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Tips for buying a house at auction

Technically speaking, an auction is a public event where an auctioneer invites buyers to make offers, known as ‘bids’, until the property is sold to the highest bidder.

In practice it can seem more like a fast-paced shootout fuelled by adrenalin and ego as buyers fight for the front door keys.

While that might sound like a daunting place to buy your first home, a little preparation can improve your chances of success.

Here’s a list of some things you should consider doing before you bid:

Watch some auctions

To get a feeling for the auction atmosphere, visit a few just as a spectator. You’ll see how the auctioneers operate and be able to observe the bidding strategies of the buyers. Giving yourself some experience of the real thing will help make things less imposing when you decide to bid.

Research the area

Auctions only state an expected selling range, not a fixed sale price as happens in a private sale. This could make it difficult to know if you’re paying too much on auction day. So do some investigating. Check the recent sold prices for similar properties in the area where you’re looking.

Organise your finances

You need to know how much you can afford to bid. An effective way to do this is to seek pre-approval or Approval in Principle from your lender. Remember an auction contract is not subject to finance. If you buy, you need to be certain you can get the money.

Set your limit

As we’ve already said, if you win the auction, there’s no backing out. If you can’t produce the balance of the purchase price at settlement, you could lose your deposit. So don’t go over your borrowing limits. Emotions can run high at an auction, so it’s important not to get carried away.

Conduct your inspections

If you’re serious about bidding, arrange building and pest inspections before auction day. The reports can estimate how much you might need to spend on repairs. And that gives you a clearer idea of how much you can bid. If the inspections uncover serious problems, you may choose not to bid at all.


Check the contracts

Send copies of the contracts to your solicitor before the auction. Identifying any legal issues upfront could save you money and future headaches.

Register your interest

Depending on which state you’re bidding in, you may need to register your intention to bid with the agent. Check with the agent beforehand to confirm the requirements in your state.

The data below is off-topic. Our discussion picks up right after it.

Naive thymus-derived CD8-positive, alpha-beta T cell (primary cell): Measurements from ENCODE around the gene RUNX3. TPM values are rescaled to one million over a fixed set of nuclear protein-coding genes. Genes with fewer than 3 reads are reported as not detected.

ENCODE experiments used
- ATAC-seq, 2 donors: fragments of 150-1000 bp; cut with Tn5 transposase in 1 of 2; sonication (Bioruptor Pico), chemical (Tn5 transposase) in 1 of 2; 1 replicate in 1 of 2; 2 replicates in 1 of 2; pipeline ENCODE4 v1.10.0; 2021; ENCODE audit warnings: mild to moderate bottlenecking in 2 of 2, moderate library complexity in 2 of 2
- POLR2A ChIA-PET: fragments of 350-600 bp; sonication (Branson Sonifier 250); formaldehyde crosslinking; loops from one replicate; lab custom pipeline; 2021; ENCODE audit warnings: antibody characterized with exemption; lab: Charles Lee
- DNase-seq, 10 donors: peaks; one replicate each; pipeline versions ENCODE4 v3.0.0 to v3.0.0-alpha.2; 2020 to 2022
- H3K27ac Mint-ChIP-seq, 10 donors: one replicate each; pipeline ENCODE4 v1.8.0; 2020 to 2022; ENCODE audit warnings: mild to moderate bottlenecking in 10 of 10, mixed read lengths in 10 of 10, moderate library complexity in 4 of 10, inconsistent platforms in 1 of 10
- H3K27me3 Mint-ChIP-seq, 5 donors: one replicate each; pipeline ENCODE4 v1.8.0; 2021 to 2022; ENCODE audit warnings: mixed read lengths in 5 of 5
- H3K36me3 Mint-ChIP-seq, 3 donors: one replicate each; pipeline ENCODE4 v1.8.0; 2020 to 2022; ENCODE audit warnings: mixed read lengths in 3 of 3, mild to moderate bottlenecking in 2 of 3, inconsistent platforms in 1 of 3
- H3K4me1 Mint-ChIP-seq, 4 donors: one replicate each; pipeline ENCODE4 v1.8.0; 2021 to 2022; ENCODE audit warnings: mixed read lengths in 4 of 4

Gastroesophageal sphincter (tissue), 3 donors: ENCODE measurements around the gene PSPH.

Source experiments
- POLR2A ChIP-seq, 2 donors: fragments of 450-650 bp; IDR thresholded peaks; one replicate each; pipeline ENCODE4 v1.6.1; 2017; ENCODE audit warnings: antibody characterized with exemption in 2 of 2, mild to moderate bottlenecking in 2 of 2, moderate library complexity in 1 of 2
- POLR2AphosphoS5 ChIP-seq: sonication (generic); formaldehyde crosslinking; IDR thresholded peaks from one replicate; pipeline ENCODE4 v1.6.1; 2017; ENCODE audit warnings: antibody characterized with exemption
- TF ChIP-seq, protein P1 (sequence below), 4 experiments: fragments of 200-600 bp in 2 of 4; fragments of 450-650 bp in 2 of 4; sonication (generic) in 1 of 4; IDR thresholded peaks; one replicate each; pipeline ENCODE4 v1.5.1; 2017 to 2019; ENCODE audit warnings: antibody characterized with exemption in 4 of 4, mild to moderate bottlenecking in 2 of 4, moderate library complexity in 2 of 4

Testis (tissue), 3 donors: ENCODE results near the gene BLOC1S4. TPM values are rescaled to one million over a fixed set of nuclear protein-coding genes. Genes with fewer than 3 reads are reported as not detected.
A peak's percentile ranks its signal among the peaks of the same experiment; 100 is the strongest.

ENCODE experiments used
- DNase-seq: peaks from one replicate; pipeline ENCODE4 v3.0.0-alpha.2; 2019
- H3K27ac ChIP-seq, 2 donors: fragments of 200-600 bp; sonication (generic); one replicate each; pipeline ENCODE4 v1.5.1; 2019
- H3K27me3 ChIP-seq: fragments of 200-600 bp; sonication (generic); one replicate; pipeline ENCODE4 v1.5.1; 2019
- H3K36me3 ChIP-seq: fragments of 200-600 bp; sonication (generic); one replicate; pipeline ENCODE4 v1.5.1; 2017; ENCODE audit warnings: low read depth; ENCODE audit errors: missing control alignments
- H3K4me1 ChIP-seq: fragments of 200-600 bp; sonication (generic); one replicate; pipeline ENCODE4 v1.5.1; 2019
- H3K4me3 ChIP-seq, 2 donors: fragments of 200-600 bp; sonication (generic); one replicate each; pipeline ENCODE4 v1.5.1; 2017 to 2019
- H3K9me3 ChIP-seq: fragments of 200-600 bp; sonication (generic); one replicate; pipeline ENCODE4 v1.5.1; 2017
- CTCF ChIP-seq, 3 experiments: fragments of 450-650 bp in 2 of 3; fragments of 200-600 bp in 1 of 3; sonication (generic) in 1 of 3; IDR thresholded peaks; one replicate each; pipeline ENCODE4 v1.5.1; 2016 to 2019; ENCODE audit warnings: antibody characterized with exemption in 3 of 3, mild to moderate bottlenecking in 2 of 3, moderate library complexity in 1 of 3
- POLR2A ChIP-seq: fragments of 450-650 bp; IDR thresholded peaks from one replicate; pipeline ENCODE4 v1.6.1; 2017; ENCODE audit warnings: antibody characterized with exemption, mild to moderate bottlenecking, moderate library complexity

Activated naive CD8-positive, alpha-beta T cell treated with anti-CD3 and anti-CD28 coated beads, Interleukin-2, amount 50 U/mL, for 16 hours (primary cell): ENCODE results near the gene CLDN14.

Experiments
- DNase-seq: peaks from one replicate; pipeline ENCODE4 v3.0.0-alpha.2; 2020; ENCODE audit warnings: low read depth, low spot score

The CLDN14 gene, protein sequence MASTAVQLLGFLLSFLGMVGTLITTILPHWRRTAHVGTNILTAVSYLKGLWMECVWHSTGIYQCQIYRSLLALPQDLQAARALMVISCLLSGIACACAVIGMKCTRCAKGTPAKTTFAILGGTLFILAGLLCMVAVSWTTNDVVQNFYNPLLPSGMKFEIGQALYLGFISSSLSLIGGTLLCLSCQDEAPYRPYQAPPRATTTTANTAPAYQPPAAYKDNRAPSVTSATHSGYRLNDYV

Make a prior offer

You can generally make an offer before the auction. If your offer is above the reserve price the seller may choose to accept it. More often the seller will let the market decide the price by going to auction.

Ask someone to bid for you

If you don’t want the pressure of bidding, you can nominate someone else. You could pay a buyers’ advocate. As experienced professionals they’ll stick to your limit and won’t be intimidated by other bidders’ tactics. Or you could ask a family member or friend to help. Make sure it’s someone you can trust to bid within your budget. Even if they make the winning bid, you’ll be obliged to buy the property.

To sum up

  • Be well prepared. Do your research.
  • Organise your finances and building inspections before the auction.
  • Stick to your budget. Once the hammer falls, the property is yours.
  • You can nominate someone to bid for you.

Calculators to help you plan

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Connect with a First Home Coach who'll guide you through the process of buying your first home ­­ from start to finish.

Talk to a First Home Coach on the phone, or drop in for a chat at one of our ANZ branches.

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The information on this page does not take into account your personal needs and financial circumstances and you should consider whether it is appropriate for you and read the relevant terms and conditions, Product Disclosure Statement and the ANZ Financial Services Guide (PDF, 104kB) before acquiring any product. 

Applications for credit subject to approval. Terms and conditions available on application. Fees and charges apply.

Property price information in an ANZ property profile report, such as a price prediction or price range, is an estimate, not a valuation. Property price information may not be available for all properties, is for personal domestic use only and may change daily. Actual sale prices may be different.

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